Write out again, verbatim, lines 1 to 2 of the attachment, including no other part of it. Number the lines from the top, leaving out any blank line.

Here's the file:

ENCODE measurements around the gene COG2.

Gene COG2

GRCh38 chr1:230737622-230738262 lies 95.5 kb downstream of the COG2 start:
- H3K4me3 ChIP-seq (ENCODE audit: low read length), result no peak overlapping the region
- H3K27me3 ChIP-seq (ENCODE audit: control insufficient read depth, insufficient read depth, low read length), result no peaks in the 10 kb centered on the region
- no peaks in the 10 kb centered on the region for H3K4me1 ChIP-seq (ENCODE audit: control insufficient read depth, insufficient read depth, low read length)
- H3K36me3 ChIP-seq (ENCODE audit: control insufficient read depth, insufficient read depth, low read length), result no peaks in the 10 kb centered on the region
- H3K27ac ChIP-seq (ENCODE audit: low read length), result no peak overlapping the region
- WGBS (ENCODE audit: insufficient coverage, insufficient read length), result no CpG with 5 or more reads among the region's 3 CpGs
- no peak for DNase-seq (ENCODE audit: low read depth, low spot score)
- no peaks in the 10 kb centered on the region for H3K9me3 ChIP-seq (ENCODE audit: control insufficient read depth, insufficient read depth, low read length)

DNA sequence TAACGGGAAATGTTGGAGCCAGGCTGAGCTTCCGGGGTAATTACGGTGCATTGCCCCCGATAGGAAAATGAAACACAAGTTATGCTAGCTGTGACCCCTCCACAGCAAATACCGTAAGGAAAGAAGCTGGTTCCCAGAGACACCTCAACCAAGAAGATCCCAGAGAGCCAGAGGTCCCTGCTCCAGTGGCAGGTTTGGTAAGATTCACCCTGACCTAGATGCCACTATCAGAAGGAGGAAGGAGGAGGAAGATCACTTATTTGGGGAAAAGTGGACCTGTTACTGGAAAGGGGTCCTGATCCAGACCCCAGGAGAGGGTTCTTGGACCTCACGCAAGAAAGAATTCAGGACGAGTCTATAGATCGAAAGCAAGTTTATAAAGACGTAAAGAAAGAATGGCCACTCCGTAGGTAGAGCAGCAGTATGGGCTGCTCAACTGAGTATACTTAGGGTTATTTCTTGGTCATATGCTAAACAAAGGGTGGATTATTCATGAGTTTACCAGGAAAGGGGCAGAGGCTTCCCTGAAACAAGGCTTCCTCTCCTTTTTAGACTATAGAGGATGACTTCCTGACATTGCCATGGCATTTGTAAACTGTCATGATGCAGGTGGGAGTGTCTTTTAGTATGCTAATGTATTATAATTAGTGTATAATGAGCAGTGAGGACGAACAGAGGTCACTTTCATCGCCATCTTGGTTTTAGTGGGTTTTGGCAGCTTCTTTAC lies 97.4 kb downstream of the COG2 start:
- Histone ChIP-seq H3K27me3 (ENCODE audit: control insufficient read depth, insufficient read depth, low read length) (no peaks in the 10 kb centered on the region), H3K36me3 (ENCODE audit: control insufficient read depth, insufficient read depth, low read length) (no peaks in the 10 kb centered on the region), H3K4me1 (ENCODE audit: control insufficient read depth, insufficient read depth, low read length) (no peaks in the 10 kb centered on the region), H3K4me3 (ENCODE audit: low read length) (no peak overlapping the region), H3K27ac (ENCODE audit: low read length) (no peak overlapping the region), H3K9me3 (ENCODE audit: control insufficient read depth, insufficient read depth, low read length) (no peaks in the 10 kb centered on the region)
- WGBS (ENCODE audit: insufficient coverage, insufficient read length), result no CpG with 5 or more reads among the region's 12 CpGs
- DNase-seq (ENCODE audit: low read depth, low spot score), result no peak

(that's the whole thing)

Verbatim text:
ENCODE measurements around the gene COG2.

Gene COG2